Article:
Unrealised growth potential and positive demographics continue to make Africa an attractive long-term investment destination, despite the SME funding gap.
St John Bungey, chief executive: Sanlam Africa Investments
Africa has 400 companies with more than $1bn in revenue and 700 companies with more than $500m in revenue. Over the past five years, debt transactions totalling $110.2bn have been placed in African debt markets or by African companies on international markets, the majority of which were US dollar-denominated. Taking all of this into account, the size of the corporate loan market across sub-Saharan Africa (excluding South Africa), is estimated to be greater than $150bn. While at face value these nominal sums may seem impressive, they mask a massive shortage of finance.
Africa’s massive credit gap
Baker & McKenzie estimate that $90bn per annum of spending on infrastructure is required to enable the continent to catch up to the developed world. According to the African Development Bank, Africa faces a trade finance funding gap of about $120bn, as a result of underserving by financial institutions. Finally and most importantly, the International Finance Corporation (IFC) estimates that the SME credit gap in sub-Saharan Africa is between $70bn to $90bn. This implies a requirement to increase bank advances by threefold to this sector, if there is any hope of closing that gap.
The lack of access to capital is by no means unique to sub-Saharan Africa. Several continents and countries globally suffer from a similar fate. It is the concentration of that funding gap in specific areas and the economic reasons why, that make for interesting reading. When delving deeper, there is almost a “preferred habitat” phenomenon which, in this case, appears to be not loading on term structure or duration, but rather loading on type of counterparty and size of borrower.
While both still underfunded, the large long-term infrastructure projects are dominated by development finance institutions (DFIs) and, as noted above, multi-nationals and regional corporate players are serviced by the larger international banks and have limited access to capital markets. With the exception of South Africa, real access to finance for small and medium enterprises (SMEs) is almost non-existent.
The role of SMEs in Africa
There are many studies that point to the role that SMEs can play in creating employment and reducing poverty. This varies substantially across countries, from as low as 16% of GDP in low-income countries to 51% of GDP in high-income countries. Notably, the contribution of SMEs is considerably higher in South Africa.
As we know, capital is fluid and has a habit of moving to meet demand, particularly where the risk and reward-skew is attractive. So what is causing this funding mismatch and why does it persist? The obvious question is, are most African SMEs a bad credit risk or do they offer sub-par investment prospects? The macro-economic backdrop of generally high GDP growth rates, a demographic dividend and the most rapid urbanisation rate in the world, is mostly positive.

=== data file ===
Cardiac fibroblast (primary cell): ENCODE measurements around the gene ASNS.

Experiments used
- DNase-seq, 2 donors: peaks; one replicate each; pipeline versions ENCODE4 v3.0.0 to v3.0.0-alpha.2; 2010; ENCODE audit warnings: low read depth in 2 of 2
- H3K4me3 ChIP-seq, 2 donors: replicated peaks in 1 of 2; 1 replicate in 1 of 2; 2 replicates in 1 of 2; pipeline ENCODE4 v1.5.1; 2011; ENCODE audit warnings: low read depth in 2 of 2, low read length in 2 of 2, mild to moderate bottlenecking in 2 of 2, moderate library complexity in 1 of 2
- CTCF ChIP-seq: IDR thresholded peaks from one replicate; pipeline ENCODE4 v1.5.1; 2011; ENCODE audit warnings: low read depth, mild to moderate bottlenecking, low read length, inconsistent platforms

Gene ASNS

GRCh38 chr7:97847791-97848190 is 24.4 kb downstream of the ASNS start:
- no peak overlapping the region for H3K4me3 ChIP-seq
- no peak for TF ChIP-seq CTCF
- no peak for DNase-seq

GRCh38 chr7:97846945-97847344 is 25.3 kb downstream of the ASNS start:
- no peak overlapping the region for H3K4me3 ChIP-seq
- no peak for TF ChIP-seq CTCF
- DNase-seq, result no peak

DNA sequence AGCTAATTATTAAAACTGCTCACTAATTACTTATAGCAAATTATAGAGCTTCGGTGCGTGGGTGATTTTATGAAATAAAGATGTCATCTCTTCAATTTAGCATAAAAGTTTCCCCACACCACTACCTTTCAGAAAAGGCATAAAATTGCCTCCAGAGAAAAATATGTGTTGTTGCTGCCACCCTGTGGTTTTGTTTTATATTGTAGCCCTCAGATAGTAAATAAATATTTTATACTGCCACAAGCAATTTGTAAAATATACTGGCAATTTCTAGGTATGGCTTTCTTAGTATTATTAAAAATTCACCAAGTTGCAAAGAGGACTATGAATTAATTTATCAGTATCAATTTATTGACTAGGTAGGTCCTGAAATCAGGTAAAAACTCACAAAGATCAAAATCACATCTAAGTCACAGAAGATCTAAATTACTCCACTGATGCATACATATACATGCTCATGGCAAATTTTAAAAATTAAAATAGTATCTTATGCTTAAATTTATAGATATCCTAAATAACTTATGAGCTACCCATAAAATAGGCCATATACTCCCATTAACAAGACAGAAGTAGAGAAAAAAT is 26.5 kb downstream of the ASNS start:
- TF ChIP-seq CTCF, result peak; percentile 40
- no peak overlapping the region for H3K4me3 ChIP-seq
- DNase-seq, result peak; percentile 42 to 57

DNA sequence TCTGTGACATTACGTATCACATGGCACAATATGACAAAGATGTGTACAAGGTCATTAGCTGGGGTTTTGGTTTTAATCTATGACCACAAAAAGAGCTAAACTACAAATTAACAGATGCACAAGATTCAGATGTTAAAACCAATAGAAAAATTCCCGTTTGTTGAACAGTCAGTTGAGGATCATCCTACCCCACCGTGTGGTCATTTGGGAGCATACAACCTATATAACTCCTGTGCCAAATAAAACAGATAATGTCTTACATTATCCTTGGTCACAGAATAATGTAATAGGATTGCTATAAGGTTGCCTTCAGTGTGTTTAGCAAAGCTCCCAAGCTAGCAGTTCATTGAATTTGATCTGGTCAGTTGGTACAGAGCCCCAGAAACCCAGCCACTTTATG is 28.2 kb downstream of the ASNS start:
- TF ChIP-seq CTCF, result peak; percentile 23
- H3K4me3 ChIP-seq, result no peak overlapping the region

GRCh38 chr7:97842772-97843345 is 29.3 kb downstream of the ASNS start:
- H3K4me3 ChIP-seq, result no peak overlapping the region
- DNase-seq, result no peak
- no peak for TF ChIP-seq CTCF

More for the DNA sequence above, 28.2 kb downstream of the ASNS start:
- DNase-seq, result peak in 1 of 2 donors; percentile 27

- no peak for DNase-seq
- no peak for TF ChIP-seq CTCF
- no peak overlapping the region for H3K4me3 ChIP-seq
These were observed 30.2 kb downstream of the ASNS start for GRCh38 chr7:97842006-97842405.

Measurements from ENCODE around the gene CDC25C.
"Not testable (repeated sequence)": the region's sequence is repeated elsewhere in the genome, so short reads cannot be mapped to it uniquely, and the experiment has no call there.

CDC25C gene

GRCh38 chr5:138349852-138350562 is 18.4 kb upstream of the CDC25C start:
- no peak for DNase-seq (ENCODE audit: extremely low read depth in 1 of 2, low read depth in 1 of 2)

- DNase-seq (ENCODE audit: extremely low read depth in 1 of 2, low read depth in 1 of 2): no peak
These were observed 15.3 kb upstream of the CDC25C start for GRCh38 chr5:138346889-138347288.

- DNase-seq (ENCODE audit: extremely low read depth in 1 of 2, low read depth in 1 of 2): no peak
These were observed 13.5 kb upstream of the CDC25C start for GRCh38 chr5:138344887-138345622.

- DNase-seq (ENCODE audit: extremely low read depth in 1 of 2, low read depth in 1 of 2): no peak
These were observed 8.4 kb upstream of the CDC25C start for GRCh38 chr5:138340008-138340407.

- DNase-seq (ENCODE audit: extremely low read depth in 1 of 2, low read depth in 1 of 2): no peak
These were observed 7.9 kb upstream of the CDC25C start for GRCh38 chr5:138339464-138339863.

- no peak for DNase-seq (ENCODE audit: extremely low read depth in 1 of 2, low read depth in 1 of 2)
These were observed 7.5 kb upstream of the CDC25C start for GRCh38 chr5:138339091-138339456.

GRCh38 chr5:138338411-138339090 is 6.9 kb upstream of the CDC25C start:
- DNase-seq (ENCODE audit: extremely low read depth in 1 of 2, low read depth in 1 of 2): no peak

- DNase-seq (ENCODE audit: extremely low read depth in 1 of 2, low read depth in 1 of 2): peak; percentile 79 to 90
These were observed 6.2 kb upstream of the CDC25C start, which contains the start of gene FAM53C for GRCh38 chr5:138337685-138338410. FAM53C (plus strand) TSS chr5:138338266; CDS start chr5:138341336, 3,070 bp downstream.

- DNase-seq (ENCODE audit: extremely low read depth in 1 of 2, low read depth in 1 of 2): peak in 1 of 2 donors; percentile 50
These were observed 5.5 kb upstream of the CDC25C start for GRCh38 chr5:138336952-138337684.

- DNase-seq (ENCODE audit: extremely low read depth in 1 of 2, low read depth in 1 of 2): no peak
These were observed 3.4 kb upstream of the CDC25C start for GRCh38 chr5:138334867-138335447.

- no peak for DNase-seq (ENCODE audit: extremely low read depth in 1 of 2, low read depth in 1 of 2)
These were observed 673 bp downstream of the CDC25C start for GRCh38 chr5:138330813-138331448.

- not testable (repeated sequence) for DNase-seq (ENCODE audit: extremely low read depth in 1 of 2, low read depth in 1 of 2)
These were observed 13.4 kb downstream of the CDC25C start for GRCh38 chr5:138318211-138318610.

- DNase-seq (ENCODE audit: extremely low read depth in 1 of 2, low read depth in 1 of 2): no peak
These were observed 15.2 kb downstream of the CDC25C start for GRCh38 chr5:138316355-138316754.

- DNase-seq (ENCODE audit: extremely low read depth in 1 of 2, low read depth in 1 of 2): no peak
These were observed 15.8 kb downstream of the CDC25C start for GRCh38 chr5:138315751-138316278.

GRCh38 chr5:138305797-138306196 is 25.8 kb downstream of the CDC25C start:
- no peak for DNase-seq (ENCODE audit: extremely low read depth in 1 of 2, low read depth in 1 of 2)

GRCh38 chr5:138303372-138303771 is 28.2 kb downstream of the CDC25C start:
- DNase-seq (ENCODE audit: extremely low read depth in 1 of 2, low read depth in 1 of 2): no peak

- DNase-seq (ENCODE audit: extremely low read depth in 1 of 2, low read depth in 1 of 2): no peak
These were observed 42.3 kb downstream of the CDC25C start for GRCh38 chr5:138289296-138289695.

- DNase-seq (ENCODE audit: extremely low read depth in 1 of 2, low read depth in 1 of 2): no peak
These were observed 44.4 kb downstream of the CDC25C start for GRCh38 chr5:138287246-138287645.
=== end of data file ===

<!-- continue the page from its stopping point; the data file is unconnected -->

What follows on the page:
If one zooms out to place African SMEs in a global context, their equity would be in the global micro-cap category and the debt in the very high yield or mezzanine space. Both asset classes, particularly given the drivers of where these businesses operate, should offer very attractive returns.
The risk return continuum
The key is that as a collective, high yield and micro-cap investing works extremely well in a portfolio context. The predictability of risk and return rises with spread or diversification of exposures. Herein lies the problem of funding SMEs in Africa. While the attractive returns tend to be at the lower end of the market cap spectrum, SME deals on the continent tend to be very small, difficult and time-consuming to originate.
The result is that to create a portfolio of assets takes time on the ground and a serious amount of effort. During the building phase, while there are few exposures, the risk and return experience can be more extreme which often colours investors’ perceptions of the space. The net result is that capital often heads back up the market-cap spectrum toward the lower risk corporate deals, where origination is easier, deal size warrants the cost of due diligence and, most importantly a spread of assets can be achieved relatively quickly.
So what can be done to facilitate investment into the SME space?
The not-so-obvious answer is communication. Providers of capital need a marketplace to assess businesses that require funding. This would allow relative evaluation, some level of standardisation and the ability to create a portfolio of small loans or equity investments relatively quickly.
A mere pipe-dream? Using a parallel example, the continent jumped fixed telephony to becoming the world’s fastest growing mobile market. That in turn enabled the success of businesses like M-Pesa which means that Kenya now accounts for a third of the world’s mobile money users. Could sub-Saharan Africa lead innovation and use mobile connectivity to improve on the peer-to-peer or online lending platform models such as Lending Club, Prosper or Avant?
Digital technologies facilitate the establishment of efficient matching. A result is the ability to aggregate and match the market with a level of efficiency and speed that was not possible in the past. Several contenders have tried to create lending bridges or origination platforms, others like PesaYetu in East Africa and Pollen Finance in South Africa continue to innovate.
Who will win and how the model will evolve is unclear, but that Africa will solve it SME funding gap in a unique way is almost certain.
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